Andrew Luck, heroic quarterback of the Stanford Cardinal, decided against being the No. 1 pick in the 2011 NFL Draft to return to Palo Alto for a senior season. It's unclear how much the NFL's potential lockout affected Luck's decision; suffice it to say that it didn't hurt Stanford's chances.
Could the same happen in the NBA, also facing a labor crisis at season's end? Like NFL prospects, basketball underclassmen will be forced to make draft declarations well before the fate of the 2011-12 season is decided. Will the uncertainty lead top-flight prospects back to school?
To be sure, the 2011 NBA draft currently lacks an unquestioned No. 1 prospect like Luck had been for the NFL. This is not a John Wall year, or a Blake Griffin year. As of now, there's no consensus No. 1 pick. DraftExpress has injured Duke point guard Kyrie Irving there. ESPN's Chad Ford currently lists Baylor's Perry Jones on top. Carolina wing Harrison Barnes had been seen as the most likely No. 1 pick before he got off to a rough start this season, but he could be back. Other prospects like Jared Sullinger, Terrence Jones, Kemba Walker, Enes Kanter, Josh Selby and Lithuanian big man Jonas Valanciunas could make runs at the top spot, too.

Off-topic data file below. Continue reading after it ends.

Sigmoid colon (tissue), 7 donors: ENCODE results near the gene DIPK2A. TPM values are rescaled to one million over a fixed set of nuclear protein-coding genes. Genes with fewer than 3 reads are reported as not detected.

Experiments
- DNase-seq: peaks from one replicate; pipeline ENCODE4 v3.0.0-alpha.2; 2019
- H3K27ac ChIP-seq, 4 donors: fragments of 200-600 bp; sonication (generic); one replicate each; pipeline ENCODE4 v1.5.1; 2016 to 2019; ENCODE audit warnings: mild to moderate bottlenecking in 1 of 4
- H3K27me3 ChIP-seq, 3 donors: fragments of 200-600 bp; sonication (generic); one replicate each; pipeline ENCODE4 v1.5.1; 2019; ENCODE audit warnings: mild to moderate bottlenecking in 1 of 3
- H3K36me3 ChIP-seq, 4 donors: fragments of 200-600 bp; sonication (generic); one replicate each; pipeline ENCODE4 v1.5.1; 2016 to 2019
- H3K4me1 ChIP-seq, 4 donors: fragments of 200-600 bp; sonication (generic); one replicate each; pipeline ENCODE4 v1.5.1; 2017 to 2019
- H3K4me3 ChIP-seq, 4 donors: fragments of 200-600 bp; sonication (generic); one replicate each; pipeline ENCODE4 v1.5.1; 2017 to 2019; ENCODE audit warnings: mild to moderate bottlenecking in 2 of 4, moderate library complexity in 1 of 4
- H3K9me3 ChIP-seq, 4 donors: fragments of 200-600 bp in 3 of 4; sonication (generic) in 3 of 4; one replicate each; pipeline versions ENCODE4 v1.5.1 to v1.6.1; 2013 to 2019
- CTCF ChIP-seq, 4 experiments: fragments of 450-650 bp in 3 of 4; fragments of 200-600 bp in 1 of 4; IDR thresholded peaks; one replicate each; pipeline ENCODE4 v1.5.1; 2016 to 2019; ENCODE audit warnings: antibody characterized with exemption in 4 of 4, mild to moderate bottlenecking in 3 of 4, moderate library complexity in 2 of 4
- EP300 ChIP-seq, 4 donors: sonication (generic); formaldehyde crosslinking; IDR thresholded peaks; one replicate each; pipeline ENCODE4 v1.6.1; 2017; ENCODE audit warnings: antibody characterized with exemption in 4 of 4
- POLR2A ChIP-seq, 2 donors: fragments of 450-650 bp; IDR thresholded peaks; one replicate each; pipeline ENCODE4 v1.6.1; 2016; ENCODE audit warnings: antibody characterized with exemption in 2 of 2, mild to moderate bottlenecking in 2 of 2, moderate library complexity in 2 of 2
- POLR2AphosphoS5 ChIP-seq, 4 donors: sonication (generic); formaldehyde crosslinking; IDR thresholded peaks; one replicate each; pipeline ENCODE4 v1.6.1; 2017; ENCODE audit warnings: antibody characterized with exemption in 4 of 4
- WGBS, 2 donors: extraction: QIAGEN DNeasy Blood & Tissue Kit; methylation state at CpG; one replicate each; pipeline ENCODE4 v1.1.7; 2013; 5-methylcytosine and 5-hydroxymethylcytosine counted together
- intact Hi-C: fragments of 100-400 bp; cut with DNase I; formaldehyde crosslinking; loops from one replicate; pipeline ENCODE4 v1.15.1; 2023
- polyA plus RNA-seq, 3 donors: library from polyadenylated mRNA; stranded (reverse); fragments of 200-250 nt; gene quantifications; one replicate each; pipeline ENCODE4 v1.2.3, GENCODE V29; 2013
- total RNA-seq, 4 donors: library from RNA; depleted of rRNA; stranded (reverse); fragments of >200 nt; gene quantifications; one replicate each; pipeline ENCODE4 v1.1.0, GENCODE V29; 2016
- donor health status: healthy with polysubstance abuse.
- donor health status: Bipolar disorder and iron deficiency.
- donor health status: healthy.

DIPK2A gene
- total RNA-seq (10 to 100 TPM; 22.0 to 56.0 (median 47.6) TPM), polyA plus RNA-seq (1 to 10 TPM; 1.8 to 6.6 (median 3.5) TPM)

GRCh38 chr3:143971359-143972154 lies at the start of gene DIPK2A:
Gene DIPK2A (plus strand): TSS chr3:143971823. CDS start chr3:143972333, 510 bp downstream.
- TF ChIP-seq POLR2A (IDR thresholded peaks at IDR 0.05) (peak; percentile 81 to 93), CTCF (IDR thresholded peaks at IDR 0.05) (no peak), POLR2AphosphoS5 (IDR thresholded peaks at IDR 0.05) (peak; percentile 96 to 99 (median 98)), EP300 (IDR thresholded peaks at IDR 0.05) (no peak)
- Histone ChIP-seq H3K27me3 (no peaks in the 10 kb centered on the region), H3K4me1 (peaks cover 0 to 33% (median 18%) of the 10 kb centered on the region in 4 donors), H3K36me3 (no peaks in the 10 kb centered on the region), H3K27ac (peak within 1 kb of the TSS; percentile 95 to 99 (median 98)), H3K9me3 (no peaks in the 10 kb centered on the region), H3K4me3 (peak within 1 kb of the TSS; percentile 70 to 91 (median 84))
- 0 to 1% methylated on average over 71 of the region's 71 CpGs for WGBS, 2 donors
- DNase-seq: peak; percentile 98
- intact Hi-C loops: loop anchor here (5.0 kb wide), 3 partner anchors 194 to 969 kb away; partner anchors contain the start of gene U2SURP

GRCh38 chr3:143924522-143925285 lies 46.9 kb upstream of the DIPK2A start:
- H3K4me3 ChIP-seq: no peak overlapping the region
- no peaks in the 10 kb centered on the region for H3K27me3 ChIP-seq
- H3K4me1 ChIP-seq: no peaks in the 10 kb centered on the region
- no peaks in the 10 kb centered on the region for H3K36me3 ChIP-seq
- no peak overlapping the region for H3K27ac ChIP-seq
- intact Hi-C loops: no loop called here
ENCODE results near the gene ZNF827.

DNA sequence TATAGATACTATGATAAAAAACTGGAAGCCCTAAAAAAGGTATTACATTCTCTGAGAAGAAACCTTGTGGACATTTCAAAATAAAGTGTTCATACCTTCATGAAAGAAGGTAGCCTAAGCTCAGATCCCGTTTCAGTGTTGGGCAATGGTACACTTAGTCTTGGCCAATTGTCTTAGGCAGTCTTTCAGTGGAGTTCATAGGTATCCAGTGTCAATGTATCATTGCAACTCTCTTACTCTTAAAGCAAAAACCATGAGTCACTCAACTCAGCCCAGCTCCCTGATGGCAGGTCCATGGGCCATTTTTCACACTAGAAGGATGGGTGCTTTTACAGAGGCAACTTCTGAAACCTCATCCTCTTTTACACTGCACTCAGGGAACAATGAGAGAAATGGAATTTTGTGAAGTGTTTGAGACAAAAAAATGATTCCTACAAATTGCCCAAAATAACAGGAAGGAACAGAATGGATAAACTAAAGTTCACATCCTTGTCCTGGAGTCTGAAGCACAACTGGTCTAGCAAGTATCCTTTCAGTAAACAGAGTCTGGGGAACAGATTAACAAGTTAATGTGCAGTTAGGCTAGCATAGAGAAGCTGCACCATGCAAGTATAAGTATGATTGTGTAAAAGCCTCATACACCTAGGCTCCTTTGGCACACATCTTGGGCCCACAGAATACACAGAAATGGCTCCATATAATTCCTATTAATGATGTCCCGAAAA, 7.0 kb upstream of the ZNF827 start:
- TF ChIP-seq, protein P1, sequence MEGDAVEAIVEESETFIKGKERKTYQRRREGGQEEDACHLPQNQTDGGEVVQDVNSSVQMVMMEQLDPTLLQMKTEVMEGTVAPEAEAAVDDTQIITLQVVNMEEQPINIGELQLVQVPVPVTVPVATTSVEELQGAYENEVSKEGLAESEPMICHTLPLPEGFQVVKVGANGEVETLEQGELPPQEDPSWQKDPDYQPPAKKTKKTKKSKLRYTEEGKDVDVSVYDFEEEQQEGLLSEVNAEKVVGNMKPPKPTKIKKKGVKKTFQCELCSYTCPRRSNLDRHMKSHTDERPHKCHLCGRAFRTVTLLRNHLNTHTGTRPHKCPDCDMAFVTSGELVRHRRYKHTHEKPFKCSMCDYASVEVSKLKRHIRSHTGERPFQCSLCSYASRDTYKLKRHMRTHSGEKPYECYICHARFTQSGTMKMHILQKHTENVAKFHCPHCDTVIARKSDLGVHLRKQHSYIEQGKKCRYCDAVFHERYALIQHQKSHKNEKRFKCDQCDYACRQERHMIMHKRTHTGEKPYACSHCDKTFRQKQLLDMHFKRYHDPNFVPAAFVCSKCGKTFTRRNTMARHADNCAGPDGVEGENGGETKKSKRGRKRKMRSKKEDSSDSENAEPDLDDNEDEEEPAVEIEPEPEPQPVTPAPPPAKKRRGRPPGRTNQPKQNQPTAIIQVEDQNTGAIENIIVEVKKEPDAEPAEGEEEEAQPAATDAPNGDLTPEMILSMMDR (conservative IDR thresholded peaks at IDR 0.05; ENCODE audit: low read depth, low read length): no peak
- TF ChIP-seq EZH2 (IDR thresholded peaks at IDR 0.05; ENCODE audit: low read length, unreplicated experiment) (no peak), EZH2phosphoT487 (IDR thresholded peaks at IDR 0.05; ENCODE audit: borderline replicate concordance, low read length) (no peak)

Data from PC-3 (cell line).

That's why I think Luck's decision won't be replicated in the NBA: As of now, all of these players have opportunities to be drafted really high. A good work-out season and the right fit after the lottery decides draft order could lead to any one of these prospects shooting to the top. But the fact that none of them are already top-pick shoe-ins indicates that they are all quite flawed. They can't afford to turn down an opportunity for the top spot with a new class filled with excellent prospects coming in next year.
Basketball is simply different than football in terms of what players can do during a stoppage. Would-be NBA rookies won't be under contract if the league locks out players on July 1. As such, the rookies can play ball in Europe or in lower professional leagues in the United States, much as veteran NBA free agents will be able to do. It's hard to see a player like Luck finding a QB job for a few months to stay fresh.
There's also the matter of how serious changes to rookie contracts will be in each sport after these labor issues are resolved. The NFL figures to institute some sort of rookie scale, dramatically shrinking salary for incoming players. The NBA has had such a scale for more than a decade, and given that rookies already make relatively little, it's unlikely to be changed too much in a new collective bargaining agreement.
Finally, the key for good NBA prospects is getting to that second contract -- that's when the money really rolls in. If the NBA has a lock-out that kills a chunk of the regular season, those rookies are still in the system in 2011-12, and the run toward Contract No. 2 is underway. Things are different right now in the NFL, and maximizing rookie dollars and getting put in a good situation is more important. In the NBA, it's all about the second contract. Delaying its arrival by a year is a huge consequence for any top-flight prospects considering another year of school due to labor uncertainty.